The Sizzling Summer Enrichment Program (SSEP) will be looking different this year thanks to the COVID-19 pandemic.
It is funded by the Community and Family Partnership and coordinated by the Columbus Area United Way and Columbus Public Schools.
Previously, SSEP entailed a three-week-long program during which Columbus Public Schools children in kindergarten and first and second grade attended weekday morning courses led by certified teachers that focused on improving their reading. Often, it also included activities by United Way partners such as the Columbus Public Library and the East-Central District Health Department.
“We continue to support them in reading and we incorporated a community piece in that,” said Jason Harris, executive director of students services for Columbus Public Schools.
But, this year’s program is changing quite a bit due to the ongoing coronavirus crisis.
“Since we don’t feel comfortable holding it, this week we are handing out activity bags,” said Tammy Bichlmeier, director of community impact at the Columbus Area United Way.
The bags include reading books, a coloring book, sidewalk chalk and puzzles.
They will be handed out in conjunction with the lunch program from 11 a.m. to 1 p.m. Those at the lunch program will be asked if they have a child who just finished kindergarten or is in first or second grade.
“If so, then each of those kids will be given a bag,” Bichlmeier said.
On Tuesday, bags will be distributed at Columbus Middle School, Emerson Elementary School, Lost Creek Elementary School and North Park Elementary. Thursday, bags will be handed out at Centennial Elementary School, West Park Elementary, Duncan Village Hall and Carriage House Estates Park. Families are asked to choose only one location as the number of bags is limited.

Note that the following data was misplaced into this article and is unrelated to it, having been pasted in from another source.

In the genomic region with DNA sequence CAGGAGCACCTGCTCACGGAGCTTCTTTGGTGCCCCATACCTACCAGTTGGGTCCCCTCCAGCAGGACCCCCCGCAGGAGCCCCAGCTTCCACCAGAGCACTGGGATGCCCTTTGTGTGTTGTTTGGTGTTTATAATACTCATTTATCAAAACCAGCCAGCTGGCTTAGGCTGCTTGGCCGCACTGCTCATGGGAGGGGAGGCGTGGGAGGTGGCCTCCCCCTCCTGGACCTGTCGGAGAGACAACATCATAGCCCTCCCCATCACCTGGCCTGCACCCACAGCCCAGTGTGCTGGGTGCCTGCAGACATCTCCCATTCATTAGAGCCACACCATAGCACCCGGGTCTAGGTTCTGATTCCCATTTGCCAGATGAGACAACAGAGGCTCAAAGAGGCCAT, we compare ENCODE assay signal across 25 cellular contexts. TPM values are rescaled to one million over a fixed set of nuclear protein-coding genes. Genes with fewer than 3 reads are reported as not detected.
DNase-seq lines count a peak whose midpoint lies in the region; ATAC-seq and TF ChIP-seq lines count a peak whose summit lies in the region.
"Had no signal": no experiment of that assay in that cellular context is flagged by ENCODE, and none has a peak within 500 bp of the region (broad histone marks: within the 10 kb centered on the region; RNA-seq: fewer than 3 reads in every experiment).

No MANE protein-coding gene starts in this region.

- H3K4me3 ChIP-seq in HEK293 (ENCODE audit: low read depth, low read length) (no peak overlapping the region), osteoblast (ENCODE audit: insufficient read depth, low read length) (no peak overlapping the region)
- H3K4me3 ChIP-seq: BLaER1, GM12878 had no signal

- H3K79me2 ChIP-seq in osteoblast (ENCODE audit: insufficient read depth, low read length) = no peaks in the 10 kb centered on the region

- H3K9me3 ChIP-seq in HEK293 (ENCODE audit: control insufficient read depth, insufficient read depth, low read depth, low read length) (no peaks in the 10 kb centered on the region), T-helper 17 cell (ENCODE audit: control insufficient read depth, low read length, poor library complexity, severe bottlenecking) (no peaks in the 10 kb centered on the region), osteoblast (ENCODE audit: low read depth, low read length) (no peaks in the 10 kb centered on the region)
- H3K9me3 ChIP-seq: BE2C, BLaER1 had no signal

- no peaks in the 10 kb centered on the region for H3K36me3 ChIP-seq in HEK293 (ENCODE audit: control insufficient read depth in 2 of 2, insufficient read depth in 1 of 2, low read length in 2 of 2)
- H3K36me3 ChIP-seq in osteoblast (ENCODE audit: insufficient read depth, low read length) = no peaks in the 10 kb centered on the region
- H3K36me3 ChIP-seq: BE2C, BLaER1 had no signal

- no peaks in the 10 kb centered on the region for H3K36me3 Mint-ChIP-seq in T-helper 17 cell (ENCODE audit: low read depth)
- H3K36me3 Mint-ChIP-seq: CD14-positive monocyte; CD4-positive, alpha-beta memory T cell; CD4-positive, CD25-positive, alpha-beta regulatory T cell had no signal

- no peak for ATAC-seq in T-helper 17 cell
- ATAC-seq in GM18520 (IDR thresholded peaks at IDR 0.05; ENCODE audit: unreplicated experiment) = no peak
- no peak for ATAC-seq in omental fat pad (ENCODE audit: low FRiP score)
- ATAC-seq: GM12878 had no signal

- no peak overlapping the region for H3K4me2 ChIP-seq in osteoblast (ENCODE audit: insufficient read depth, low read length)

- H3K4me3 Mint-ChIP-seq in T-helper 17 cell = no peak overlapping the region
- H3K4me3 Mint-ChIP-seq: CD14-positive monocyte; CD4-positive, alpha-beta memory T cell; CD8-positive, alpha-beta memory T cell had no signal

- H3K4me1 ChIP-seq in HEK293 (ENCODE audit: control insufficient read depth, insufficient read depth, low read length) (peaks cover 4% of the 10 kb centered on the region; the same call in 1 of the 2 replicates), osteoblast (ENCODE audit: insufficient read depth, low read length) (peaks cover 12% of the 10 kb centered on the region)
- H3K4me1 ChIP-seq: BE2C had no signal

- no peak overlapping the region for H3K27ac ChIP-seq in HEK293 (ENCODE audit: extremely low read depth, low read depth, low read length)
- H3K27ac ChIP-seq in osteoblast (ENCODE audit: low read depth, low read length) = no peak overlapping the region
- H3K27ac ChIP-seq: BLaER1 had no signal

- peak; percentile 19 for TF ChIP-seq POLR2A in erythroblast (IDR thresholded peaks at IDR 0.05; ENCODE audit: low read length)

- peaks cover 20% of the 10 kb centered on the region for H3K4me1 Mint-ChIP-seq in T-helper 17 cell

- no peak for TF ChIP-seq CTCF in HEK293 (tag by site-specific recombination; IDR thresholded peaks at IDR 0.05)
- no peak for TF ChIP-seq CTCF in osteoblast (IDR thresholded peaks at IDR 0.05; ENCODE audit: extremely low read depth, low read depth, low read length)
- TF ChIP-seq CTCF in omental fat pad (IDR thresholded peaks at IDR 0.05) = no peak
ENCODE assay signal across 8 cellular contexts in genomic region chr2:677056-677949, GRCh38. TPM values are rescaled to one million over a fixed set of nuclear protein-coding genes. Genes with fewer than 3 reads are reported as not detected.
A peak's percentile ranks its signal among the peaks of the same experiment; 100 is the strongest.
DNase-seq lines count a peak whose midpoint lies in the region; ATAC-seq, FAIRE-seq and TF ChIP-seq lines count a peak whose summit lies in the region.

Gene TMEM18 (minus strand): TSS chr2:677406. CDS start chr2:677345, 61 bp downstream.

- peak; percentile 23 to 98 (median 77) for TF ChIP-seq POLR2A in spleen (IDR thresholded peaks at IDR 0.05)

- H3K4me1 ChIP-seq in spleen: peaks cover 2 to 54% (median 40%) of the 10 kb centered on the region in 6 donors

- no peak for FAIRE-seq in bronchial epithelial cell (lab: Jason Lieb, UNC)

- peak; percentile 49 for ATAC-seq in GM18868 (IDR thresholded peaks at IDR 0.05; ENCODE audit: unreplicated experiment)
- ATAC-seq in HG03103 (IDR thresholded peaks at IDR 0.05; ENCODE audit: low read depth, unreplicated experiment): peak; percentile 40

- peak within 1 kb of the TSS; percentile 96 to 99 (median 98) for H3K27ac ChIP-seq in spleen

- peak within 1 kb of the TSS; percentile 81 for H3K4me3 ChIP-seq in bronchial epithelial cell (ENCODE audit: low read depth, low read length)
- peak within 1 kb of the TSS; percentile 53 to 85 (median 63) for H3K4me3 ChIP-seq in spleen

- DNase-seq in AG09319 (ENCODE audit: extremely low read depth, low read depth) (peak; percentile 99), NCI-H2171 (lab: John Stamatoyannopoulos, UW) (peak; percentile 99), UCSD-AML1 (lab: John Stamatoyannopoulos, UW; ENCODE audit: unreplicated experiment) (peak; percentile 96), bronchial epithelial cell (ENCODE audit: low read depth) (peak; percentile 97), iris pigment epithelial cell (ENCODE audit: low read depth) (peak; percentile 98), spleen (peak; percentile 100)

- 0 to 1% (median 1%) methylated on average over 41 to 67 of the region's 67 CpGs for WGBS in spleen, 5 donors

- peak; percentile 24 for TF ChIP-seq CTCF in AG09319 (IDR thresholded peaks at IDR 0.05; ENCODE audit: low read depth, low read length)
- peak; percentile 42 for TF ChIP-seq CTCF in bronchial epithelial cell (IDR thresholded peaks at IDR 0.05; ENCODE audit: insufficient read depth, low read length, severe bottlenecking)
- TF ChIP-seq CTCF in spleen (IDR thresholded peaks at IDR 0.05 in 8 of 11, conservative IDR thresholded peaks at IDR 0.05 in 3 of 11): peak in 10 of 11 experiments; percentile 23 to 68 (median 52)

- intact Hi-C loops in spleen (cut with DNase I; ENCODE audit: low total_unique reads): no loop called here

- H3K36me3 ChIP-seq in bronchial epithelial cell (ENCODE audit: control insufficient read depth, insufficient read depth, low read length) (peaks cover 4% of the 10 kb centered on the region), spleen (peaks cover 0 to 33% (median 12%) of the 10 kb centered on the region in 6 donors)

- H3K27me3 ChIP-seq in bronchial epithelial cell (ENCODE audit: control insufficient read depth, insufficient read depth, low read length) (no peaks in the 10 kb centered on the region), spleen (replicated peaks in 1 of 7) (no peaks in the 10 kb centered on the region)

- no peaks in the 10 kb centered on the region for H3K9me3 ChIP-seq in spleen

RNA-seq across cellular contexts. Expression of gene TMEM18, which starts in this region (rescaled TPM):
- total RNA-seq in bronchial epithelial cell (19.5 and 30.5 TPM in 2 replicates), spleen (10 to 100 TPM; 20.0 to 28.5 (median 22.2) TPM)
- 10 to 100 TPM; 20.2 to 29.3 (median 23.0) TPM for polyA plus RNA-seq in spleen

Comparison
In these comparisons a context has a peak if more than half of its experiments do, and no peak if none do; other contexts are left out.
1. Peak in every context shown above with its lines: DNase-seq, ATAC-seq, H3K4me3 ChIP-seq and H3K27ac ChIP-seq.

“We felt it was important to continue programming,” Harris said.
Bichlmeier added that keeping children active during the summer months helps enhance their education.
“We know that during the summer it’s important to keep kids active and busy,” Bichlmeier said.
Although this year’s program is open to all families, preference is given to those of low economic status and/or children for whom English is a second language.
“We want to keep that summer learning going to help keep them successful in school,” Bichlmeier noted.
Harris said the program started four years ago to “close the gap of the summer slide” in which children who may be behind in reading fall even further behind.
“It’s important for students to be reading at or above third grade,” Harris said, noting that those children are not on track for that goal were previously recommended by their teacher to attend SSEP.
“This year we’re focusing on any student from K-2.”
Hannah Schrodt is the news editor of The Columbus Telegram. Reach her via email at email@example.com.